It’s About Risk

Recently comes the news of the HHS decision to take more power to regulate insurance:

Under the 136-page rule, the federal government will now decide what counts as an “unreasonable” rate increase, and HHS Secretary Kathleen Sebelius wrote to Governors yesterday urging them “to prevent unjustified and excessive health insurance premium growth.” Apparently, “unreasonable” means rate increases that exceed 10% next year, except when it doesn’t. If an insurer crosses this arbitrary threshold, “The review process would then determine if the increase is, in fact, unreasonable.” So that’s cleared up.

I fear we have gone past the time when the use of the term “reasonable” or “unreasonable” meant something which was legally concrete. From a little further down the article:

Yesterday, HHS reiterated Ms. Sebelius’s threat to exclude certain insurers from ObamaCare’s insurance exchanges if they show “a pattern” of unjustified rate increases. In practice, that would be a corporate death warrant. In September, after some carriers spoke honestly about rising costs, she warned that “there will be zero tolerance for this type of misinformation and unjustified rate increases.”

Insurance, whether medical, auto, home or any other type, is about sharing the risk. It would be nice to know that Ms. Sebelius understood this, but I’m more and more convinced that she does not. Or, if she does, she does not care because any risk is too much.

Did you know that when you co-sign for your daughter’s auto loan, you are an insurer? The bank said it wouldn’t give her the loan at the desired rate and term, but if you would be her insurance, a more pleasing outcome could be secured. The bank was making sure that its risk was lessened to what it determined was an acceptable level.

As I noted this morning, I just had four wisdom teeth removed. I’ve carried dental insurance for the last decade or better, with a couple of interruptions, and never needed more than the bi-annual checkup/x-rays and perhaps a filling or two. During those years of paying premium, I contributed several thousands of dollars to the insurance company’s bottom line, without coming any where close to using insurance benefits which would offset the premium which was earned. In short, I paid out much more than I got back.

That all changed when the dentist told me that I not only had four wisdom teeth that needed to be removed, but that they were all impacted, with crowns rotated to the inside of the mouth. It was for times such as this that I am glad I’ve been sharing my dental risk with an insurer. The roughly $3000 cost of extraction is precisely the type of expense which I wanted to directly avoid. So, I shared the risk. Over the long term, the insurer still makes money. If they don’t, then they have some options as to how that equation can be changed.

At some point in the future, it is likely that my dental insurer will increase premiums. Why? Well, because they want to remain in business. Could these premium increases be substantial? Absolutely. Might they be substantial because the insurance company executives got greedy? I suppose it is possible, but it is more likely that they will increase because the risk (the cost, if you will) of providing coverage has increased.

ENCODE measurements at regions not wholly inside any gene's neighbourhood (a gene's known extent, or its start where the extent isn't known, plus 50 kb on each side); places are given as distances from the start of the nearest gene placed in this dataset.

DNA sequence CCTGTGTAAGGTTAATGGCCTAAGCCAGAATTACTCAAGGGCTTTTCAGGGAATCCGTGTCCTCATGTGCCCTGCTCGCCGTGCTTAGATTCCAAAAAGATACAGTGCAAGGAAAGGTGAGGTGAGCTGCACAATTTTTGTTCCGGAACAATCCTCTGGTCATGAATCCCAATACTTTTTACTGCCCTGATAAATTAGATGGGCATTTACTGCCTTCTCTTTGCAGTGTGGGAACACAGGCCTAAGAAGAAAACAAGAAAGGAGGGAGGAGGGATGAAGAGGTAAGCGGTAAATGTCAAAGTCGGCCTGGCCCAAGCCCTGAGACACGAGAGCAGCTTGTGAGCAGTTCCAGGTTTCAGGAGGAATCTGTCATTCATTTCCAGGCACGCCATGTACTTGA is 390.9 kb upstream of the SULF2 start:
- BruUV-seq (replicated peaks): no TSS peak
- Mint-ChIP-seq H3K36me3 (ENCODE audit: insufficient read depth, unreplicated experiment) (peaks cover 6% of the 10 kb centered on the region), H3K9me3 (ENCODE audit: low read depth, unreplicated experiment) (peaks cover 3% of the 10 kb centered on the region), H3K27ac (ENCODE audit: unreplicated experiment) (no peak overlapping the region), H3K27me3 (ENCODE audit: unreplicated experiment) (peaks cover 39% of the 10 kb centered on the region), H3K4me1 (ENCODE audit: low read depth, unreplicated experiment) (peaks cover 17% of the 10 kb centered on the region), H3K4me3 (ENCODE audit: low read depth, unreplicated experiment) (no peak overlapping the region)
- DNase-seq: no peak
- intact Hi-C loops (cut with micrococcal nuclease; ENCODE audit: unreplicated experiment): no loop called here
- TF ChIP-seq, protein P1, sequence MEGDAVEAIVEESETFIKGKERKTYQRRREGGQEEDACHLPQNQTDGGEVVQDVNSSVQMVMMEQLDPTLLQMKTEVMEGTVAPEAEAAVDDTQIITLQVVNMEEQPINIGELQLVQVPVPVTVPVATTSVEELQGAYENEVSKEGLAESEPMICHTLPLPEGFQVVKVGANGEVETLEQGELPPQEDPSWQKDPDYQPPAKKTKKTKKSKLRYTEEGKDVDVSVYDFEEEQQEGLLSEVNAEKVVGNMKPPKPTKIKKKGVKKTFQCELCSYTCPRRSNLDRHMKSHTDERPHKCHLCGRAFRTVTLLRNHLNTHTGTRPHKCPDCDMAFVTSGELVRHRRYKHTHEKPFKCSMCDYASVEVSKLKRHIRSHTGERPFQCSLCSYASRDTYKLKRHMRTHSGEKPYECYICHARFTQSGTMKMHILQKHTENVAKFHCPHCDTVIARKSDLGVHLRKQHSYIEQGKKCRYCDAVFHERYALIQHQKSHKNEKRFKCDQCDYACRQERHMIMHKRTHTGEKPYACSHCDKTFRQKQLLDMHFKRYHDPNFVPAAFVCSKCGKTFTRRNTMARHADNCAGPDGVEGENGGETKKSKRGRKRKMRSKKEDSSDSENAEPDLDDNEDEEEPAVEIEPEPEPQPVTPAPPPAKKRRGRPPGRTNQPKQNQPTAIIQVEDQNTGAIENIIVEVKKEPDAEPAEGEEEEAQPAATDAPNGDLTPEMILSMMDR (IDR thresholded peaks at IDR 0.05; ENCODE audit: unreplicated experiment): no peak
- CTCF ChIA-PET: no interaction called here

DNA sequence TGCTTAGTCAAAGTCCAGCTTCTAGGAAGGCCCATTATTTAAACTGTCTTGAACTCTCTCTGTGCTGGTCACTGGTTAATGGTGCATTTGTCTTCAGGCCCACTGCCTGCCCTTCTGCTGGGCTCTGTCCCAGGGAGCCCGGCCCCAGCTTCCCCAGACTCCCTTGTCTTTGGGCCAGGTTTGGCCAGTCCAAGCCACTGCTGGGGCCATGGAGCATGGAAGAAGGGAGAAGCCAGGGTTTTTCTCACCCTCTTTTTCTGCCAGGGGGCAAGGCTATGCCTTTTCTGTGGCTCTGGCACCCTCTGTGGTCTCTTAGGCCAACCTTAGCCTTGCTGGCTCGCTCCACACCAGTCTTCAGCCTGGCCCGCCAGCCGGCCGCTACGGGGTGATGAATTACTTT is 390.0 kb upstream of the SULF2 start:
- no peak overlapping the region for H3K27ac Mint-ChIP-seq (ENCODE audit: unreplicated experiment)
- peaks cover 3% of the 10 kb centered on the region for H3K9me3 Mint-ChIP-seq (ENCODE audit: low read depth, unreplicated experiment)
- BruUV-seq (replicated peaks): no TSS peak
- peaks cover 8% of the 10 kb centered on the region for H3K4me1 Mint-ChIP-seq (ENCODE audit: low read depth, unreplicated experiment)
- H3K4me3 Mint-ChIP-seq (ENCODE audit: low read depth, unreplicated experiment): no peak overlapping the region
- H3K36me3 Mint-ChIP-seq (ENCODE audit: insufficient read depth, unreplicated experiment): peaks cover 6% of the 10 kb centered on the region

Going back to where we started with HHS for a minute, let’s look at “unreasonable” increases in premiums. No, first let us look at probabilities. Among otherĀ  reasons, insurance companies share the risk of their policyholders because the future is uncertain. If we can lessen the probability that certain insured event occurs, then the insurance company is often able to reduce the premium from previous levels. Why? Because they are not sharing as much of the risk as they once were. As an example (though I understand this is changing with the market) I paid about 25% less for auto-insurance upon turning 25 than I had upon turning 24. The simple reason was that, in the aggregate, I was less likely to be involved in automobile accidents at that advanced age.

So, these insurance companies are being unreasonable–or are they? If they are being told that the basic policy must include far more coverage than it once did, they have every reason to charge more for the basic coverage because they are now sharing more risk than was previously the case. When costs of medical care and hospitalization increase, health insurance premiums must also go up. We can argue about all the things that drive up medical costs, but it is rather obvious that if insurance premiums do not keep pace with claims payments–one reduces coverage, improves efficiencies in processing, negotiates better rates with providers, increases premiums, or engages in more profitable investment strategies.

Right now, health insurance companies are trying to do all of the above, but they are being increasingly told by government regulators that all of the above are not options–particularly, premium increases and coverage levels. With regard to the other options, one can only derive so much efficiency from a business processing system. One can only negotiate rates with providers down to the level where the providers are breaking even. One can only engage in more profitable investment strategies if one can find them (and if the government regulators will approve them).

I fear I am rattling on (probably due to the Ibuprofen and blood loss) but allow me to close by saying this: If insurance companies cannot be profitable with their products, they will not remain in business. If insurance companies do not get to determine which risks they are comfortable sharing, then it is not insurance any more.